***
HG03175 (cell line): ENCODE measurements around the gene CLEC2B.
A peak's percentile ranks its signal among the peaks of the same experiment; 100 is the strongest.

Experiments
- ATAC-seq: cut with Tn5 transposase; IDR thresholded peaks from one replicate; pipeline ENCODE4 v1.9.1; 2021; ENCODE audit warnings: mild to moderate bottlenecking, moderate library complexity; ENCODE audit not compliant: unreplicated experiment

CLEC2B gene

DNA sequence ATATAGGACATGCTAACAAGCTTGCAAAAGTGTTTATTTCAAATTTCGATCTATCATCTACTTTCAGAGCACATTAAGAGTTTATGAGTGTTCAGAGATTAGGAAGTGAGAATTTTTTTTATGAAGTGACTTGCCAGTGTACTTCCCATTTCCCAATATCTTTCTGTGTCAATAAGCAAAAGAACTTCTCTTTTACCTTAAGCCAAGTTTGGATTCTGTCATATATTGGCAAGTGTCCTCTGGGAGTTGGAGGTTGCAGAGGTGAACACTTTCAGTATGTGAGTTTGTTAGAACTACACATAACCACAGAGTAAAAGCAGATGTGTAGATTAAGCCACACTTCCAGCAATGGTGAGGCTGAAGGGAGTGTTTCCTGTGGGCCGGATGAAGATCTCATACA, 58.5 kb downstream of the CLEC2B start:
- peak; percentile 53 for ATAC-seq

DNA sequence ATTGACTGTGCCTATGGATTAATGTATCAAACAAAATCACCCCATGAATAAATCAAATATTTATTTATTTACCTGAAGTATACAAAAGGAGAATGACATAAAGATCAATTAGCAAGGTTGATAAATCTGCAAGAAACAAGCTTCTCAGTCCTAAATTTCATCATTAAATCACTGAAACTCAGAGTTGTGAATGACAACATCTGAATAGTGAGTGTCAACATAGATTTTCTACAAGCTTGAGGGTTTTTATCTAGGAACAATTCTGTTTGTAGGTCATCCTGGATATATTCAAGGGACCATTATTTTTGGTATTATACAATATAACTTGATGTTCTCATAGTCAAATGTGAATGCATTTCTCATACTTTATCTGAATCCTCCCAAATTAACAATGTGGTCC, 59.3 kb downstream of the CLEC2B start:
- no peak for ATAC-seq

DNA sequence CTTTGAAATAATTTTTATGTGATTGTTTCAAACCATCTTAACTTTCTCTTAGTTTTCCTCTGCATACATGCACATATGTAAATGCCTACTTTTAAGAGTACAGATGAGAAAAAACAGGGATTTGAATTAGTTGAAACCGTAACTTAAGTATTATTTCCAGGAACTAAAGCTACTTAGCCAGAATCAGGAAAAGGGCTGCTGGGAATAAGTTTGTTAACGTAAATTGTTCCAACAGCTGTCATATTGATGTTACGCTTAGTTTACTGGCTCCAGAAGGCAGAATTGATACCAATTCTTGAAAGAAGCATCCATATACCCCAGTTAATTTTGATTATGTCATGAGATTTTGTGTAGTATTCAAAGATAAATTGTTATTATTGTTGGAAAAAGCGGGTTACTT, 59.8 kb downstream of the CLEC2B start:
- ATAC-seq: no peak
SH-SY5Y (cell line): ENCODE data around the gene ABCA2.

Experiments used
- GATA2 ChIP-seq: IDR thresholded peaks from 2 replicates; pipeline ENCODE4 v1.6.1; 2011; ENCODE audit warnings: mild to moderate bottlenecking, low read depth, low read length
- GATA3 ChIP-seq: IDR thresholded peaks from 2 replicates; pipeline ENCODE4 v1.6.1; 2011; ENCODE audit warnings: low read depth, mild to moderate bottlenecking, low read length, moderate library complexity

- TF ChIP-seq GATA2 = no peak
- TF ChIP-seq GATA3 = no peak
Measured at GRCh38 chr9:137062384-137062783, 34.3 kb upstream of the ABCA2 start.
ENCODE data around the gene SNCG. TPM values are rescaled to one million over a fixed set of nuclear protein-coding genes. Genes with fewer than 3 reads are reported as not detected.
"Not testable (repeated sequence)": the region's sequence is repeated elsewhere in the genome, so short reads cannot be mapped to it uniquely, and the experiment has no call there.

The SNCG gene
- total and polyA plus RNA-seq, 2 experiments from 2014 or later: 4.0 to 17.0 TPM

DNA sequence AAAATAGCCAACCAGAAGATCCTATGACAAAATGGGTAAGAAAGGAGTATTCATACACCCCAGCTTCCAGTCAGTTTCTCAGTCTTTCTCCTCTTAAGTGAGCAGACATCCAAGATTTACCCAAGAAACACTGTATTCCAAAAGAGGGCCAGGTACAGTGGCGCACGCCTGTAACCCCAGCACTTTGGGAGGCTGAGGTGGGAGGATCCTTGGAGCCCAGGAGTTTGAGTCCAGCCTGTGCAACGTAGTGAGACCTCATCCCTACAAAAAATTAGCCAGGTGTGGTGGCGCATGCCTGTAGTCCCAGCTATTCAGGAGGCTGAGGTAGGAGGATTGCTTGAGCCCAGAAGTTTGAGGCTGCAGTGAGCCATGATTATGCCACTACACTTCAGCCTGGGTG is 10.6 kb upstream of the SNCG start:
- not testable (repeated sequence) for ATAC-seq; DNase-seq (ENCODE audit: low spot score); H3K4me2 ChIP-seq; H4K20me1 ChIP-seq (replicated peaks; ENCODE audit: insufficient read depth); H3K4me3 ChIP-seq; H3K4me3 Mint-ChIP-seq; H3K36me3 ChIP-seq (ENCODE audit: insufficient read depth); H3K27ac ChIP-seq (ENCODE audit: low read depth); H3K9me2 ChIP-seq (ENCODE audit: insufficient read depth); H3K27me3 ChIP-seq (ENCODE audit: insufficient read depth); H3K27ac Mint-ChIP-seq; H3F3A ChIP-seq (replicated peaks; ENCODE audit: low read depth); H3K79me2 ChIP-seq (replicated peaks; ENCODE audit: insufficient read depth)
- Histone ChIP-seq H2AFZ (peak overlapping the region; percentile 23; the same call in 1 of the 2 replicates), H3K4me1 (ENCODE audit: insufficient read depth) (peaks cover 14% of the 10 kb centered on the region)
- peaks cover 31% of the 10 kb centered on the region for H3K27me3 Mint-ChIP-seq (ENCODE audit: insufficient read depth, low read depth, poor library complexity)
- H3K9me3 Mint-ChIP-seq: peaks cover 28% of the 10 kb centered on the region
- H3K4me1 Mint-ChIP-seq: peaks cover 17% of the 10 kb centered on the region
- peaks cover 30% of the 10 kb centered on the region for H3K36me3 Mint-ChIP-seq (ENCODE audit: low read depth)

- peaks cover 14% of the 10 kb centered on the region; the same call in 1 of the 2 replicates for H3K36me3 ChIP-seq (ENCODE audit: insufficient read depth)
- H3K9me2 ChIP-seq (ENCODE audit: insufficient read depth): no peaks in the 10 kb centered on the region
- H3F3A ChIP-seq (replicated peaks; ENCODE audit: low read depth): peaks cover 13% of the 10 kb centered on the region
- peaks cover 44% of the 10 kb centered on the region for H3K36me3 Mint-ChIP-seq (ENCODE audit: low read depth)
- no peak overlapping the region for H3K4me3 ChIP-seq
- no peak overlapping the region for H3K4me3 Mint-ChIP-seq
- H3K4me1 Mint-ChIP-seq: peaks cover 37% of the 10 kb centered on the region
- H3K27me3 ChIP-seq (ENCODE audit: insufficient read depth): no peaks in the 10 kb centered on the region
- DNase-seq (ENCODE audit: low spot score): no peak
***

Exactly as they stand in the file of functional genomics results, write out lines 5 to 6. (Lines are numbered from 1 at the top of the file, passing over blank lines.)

CLEC2B gene

DNA sequence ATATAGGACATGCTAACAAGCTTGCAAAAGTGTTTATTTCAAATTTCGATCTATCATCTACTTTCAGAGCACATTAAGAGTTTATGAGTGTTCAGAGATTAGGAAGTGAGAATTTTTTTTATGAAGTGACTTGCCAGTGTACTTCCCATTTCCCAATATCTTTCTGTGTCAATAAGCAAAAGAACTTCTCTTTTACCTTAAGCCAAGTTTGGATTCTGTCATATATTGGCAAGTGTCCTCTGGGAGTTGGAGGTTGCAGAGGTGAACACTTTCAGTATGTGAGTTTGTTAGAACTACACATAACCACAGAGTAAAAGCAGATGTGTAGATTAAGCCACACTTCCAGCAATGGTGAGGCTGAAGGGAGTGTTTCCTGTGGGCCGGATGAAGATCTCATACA, 58.5 kb downstream of the CLEC2B start: